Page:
Reports are now out that a number of private wells in West Bishop neighborhoods have dried up. Residents, alarmed at these developments, are questioning why after 50 years, in some cases, are their wells suddenly dry?
At Tuesday’s Inyo Supervisors meeting, Water Director Bob Harrington told Board members, some of whom knew about the dry wells, what he knew of the situation. He said that one of the Department of Water and Power’s wells, number 407 in West Bishop, had been running longer than usual to supply stock water. Could that groundwater pump have drawn down the private wells? Harrington said he contacted DWP and plans developed to turn off the well to see if any groundwater recovery occurred in a nearby monitoring well, one thousand feet away.
Harrington said it appeared the well shut-off made no difference in the groundwater table. He concluded that a lack of water re-charge may have affected the water table and the wells, many of which only went down some 30 feet. Trouble is, the wells had never gone dry before. Why now?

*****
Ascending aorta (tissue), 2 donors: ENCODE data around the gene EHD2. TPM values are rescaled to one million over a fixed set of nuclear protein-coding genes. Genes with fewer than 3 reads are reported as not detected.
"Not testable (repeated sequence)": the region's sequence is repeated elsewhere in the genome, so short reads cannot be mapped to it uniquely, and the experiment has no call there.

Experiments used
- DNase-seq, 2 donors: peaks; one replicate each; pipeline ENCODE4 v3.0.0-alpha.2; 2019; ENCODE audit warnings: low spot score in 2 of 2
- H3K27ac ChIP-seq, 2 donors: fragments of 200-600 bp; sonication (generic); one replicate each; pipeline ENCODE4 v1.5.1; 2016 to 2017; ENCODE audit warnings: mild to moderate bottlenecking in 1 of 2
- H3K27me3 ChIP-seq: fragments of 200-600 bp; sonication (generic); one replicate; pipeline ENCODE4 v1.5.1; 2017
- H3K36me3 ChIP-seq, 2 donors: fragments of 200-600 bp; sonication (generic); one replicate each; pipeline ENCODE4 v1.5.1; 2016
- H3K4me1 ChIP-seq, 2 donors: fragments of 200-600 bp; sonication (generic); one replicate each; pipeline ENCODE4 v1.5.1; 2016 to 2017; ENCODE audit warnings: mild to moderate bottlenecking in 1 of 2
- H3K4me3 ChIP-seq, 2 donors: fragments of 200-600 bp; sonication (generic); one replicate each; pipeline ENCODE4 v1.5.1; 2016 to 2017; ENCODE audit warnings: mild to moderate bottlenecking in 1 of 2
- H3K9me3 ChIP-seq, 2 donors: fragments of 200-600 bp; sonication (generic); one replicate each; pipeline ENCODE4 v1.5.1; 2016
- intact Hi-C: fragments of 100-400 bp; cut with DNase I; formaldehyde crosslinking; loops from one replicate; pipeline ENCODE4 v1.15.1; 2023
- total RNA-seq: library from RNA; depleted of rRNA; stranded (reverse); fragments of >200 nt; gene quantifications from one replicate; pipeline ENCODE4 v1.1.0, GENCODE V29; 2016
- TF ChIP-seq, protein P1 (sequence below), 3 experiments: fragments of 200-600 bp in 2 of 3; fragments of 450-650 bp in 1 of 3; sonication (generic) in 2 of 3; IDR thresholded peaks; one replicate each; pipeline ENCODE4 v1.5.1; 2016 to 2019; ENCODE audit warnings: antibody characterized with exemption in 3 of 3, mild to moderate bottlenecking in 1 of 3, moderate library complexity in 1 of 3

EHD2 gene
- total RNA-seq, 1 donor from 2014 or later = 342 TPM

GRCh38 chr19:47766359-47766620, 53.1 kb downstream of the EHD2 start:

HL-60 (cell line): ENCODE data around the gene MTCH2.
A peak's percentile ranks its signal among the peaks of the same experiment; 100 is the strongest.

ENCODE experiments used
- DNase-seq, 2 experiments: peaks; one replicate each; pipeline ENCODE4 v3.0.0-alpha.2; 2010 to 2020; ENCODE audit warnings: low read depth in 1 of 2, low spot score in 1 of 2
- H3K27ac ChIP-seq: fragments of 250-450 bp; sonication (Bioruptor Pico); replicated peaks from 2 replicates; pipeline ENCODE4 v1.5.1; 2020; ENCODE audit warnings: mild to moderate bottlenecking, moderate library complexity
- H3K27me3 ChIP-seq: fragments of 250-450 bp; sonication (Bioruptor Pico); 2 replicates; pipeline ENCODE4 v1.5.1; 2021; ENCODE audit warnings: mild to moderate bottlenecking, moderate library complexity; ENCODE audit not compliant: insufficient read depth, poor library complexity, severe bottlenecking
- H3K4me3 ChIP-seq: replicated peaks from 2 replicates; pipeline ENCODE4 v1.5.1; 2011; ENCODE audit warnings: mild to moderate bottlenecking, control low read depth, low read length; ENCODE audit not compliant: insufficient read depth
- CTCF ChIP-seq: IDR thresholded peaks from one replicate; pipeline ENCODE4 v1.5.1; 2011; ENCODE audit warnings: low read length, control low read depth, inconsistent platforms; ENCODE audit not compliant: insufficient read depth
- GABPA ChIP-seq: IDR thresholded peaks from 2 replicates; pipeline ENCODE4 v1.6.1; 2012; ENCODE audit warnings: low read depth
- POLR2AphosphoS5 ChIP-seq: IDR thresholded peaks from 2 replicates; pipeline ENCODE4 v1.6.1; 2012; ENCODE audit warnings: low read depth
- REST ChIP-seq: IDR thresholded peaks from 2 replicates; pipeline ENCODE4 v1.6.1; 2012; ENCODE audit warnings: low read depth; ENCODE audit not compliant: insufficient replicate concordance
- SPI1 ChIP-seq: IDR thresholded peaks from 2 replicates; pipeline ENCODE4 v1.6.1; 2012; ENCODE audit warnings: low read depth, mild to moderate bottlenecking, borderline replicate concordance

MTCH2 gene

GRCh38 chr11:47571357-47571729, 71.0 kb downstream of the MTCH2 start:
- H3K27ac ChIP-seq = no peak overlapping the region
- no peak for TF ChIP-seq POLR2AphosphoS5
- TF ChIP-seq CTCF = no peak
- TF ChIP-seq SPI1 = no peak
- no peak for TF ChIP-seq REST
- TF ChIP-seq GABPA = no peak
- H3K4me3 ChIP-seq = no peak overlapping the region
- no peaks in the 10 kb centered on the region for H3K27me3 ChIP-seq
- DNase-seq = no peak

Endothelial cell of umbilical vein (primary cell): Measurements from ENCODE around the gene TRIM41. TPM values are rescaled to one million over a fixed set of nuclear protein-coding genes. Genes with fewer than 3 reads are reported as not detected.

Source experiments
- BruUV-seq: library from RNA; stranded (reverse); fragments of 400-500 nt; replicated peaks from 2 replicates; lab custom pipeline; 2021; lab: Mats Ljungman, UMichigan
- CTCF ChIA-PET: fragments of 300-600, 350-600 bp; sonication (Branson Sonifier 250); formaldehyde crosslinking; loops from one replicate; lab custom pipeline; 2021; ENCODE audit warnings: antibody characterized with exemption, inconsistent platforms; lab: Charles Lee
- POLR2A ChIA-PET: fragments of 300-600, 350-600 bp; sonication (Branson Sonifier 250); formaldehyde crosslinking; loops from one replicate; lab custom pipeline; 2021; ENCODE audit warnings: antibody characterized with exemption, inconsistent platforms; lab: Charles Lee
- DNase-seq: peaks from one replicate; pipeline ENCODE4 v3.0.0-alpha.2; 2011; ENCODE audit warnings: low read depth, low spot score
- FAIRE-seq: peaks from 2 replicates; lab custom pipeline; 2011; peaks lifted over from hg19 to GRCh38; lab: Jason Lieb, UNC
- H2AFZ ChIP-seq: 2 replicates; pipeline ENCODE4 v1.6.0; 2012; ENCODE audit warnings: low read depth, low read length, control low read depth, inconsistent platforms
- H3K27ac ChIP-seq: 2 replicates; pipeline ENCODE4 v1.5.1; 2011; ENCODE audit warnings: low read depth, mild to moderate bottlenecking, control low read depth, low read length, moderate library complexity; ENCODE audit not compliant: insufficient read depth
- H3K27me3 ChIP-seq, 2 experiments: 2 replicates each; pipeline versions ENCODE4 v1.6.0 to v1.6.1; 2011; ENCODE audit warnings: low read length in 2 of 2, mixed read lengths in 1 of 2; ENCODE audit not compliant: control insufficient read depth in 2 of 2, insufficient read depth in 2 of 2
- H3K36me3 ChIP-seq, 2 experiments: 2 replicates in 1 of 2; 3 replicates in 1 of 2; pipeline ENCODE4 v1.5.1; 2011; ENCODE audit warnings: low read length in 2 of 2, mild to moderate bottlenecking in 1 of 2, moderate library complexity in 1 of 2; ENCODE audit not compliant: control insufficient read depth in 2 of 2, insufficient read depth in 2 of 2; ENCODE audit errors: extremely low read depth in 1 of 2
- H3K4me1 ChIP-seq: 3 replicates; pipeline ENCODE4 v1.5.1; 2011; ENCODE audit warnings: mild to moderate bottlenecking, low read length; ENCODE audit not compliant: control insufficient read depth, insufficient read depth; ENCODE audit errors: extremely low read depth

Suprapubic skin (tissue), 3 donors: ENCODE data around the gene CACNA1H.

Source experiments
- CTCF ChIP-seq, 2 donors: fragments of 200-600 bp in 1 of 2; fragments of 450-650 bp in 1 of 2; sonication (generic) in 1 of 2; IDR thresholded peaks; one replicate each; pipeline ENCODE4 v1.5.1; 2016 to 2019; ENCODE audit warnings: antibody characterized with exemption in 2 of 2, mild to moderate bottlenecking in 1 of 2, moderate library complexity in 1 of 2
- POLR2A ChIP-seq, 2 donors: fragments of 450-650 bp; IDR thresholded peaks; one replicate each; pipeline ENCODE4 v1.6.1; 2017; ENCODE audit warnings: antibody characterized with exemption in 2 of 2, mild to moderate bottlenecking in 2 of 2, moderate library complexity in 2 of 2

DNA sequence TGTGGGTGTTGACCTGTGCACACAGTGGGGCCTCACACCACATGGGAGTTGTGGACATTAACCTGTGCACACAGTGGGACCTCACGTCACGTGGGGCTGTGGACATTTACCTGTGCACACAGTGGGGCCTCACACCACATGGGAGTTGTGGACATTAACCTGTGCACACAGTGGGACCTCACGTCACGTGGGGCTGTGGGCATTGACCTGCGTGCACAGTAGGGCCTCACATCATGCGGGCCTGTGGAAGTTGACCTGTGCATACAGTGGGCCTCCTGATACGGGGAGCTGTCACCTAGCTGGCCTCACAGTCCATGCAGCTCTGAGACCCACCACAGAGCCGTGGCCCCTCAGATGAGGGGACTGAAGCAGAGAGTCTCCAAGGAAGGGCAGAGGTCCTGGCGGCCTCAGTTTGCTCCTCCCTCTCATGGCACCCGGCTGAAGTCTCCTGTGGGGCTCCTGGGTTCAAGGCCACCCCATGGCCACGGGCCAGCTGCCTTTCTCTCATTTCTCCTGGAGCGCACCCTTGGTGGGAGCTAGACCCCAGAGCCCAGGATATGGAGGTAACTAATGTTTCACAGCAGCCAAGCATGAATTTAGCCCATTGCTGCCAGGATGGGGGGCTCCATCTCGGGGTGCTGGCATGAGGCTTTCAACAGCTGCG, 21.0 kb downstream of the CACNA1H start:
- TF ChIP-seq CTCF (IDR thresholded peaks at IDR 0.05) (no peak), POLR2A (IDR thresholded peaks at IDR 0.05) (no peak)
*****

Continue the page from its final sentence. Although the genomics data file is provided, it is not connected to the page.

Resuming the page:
Harrington and others have pointed to the fact that many water ditches and ponds in West Bishop had dried up this past summer. Now, wells are drying up. Maybe a lack of re-charge led to the problems.
One resident of Highland Dr. in West Bishop, Denise Morrill, said she had noticed four or five wells that have gone dry on her street and that well rigs have been visible in other areas around Barlow Lane. Morrill pointed out that wells were drilled in the 60s and now have problems. She wants to know what happened to the groundwater levels, and it’s an expensive fix – up to $20,000 for a new well.
Morrill, like other residents, wonders why this is happening. We have contacted DWP for a response to their part in the management of Bishop Creek drainage water this past summer.